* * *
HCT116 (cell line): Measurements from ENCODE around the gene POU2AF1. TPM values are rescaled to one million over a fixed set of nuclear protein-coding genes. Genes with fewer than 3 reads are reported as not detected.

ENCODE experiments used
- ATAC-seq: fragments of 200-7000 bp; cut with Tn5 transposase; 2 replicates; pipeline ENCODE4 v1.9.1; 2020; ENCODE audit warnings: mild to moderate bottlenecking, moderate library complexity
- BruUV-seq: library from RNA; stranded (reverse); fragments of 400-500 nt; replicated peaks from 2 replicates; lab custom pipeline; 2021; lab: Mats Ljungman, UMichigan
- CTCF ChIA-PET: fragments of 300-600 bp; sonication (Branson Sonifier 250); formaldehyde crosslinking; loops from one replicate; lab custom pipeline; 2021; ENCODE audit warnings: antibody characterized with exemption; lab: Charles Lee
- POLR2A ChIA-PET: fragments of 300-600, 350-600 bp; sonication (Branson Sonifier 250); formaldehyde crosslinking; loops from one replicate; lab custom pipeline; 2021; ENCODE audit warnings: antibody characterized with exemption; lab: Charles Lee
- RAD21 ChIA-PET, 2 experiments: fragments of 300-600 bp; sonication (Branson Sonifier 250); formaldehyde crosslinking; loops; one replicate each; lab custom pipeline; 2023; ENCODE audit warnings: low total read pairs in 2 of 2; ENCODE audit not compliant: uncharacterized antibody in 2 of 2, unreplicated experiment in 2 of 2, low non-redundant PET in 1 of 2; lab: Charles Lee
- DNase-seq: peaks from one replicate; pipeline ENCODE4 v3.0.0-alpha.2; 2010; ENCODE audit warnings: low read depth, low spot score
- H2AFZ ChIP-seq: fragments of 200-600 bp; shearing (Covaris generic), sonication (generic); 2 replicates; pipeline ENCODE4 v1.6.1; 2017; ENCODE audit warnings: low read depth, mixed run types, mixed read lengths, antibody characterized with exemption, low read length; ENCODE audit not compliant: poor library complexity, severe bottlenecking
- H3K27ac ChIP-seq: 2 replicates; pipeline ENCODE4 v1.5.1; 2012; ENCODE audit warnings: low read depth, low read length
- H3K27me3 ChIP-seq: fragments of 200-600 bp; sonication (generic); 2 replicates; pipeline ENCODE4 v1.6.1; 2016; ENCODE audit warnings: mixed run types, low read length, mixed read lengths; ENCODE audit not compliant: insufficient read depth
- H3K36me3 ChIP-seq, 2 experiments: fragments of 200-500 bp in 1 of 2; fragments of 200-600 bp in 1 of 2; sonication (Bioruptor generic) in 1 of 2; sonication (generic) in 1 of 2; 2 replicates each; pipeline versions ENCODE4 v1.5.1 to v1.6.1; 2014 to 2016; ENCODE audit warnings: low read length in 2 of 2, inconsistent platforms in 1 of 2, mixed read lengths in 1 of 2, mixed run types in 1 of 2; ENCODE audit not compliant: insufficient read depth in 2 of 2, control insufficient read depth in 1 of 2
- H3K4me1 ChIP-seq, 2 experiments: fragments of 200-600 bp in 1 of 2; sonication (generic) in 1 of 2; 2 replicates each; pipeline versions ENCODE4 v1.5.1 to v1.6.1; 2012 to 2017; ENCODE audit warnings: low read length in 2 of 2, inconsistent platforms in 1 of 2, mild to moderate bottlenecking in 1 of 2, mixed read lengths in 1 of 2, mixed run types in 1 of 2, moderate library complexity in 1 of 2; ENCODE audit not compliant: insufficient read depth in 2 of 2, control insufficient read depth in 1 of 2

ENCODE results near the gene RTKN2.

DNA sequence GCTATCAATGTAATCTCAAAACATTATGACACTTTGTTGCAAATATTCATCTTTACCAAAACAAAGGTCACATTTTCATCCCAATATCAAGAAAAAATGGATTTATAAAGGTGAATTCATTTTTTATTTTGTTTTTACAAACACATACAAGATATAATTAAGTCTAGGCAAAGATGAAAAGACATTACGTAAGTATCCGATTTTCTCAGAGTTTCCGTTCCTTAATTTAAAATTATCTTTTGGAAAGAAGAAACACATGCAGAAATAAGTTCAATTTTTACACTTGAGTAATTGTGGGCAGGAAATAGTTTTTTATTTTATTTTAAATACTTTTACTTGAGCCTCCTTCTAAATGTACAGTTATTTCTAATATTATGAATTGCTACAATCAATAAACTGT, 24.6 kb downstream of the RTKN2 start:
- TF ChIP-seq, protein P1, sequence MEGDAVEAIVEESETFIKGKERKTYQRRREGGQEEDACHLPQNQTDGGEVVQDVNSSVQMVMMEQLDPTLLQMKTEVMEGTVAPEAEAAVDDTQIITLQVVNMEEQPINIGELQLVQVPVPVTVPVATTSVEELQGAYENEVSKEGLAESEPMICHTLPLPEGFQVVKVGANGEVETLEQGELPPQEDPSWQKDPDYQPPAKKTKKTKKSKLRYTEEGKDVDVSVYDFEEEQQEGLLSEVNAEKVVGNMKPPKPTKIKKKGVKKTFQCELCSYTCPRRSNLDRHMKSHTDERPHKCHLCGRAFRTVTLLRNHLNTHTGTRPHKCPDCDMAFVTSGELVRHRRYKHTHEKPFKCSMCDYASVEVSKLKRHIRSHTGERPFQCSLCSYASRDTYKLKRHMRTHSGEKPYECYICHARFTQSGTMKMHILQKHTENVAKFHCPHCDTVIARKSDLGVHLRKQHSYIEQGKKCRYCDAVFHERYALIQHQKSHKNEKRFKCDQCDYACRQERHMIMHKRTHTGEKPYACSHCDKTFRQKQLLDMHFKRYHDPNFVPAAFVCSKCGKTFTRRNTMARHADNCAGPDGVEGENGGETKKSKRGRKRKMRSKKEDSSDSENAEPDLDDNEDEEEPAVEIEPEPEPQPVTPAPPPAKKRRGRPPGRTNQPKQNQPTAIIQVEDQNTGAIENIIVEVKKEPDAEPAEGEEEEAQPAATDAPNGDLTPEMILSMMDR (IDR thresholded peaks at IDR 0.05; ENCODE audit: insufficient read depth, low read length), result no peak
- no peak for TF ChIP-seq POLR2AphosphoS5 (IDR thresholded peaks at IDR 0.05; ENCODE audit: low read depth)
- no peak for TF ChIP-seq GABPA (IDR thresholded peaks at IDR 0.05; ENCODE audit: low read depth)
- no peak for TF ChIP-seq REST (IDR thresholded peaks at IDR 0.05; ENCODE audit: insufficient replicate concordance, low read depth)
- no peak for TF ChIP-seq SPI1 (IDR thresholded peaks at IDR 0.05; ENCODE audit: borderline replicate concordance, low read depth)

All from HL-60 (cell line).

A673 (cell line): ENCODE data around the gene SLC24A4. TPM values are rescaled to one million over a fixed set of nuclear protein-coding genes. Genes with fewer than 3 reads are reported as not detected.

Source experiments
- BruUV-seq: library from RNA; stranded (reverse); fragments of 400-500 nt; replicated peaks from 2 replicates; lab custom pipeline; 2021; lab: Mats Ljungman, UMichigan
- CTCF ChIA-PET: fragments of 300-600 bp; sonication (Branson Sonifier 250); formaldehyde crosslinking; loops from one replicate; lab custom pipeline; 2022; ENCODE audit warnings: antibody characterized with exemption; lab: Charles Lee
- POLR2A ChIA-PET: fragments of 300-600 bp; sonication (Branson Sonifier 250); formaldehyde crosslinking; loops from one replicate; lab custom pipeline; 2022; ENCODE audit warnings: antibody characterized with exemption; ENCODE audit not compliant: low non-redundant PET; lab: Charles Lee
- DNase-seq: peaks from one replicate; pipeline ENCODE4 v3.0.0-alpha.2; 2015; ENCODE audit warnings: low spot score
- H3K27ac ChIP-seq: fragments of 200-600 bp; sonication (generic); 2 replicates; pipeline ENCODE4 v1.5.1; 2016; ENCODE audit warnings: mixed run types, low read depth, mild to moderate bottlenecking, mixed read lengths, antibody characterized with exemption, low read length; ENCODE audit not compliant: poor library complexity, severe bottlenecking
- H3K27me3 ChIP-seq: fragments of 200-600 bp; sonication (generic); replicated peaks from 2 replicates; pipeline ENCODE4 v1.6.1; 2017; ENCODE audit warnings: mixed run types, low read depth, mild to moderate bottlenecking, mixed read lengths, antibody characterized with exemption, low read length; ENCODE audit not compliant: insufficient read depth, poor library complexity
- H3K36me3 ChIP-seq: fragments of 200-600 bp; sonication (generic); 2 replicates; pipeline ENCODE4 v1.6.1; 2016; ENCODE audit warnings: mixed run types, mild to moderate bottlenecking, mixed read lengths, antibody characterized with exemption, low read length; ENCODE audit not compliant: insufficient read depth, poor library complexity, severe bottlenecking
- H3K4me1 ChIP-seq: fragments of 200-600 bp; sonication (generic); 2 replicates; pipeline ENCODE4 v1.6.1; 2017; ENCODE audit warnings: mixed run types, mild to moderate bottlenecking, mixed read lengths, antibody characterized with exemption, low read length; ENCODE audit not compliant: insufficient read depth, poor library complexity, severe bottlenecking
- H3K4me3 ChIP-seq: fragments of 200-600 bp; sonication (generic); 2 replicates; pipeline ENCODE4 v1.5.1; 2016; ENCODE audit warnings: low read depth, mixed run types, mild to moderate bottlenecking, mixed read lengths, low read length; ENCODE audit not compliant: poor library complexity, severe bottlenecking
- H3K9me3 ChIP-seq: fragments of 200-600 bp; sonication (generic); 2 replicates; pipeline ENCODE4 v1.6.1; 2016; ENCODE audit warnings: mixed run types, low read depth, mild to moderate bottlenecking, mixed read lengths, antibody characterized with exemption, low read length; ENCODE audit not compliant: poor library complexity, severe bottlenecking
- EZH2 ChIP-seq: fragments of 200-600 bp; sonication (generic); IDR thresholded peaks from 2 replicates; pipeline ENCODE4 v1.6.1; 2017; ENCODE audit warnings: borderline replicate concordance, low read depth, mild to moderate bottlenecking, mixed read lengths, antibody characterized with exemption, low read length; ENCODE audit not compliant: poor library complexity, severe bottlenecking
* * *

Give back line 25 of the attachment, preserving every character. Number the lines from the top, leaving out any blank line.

- CTCF ChIA-PET: fragments of 300-600 bp; sonication (Branson Sonifier 250); formaldehyde crosslinking; loops from one replicate; lab custom pipeline; 2022; ENCODE audit warnings: antibody characterized with exemption; lab: Charles Lee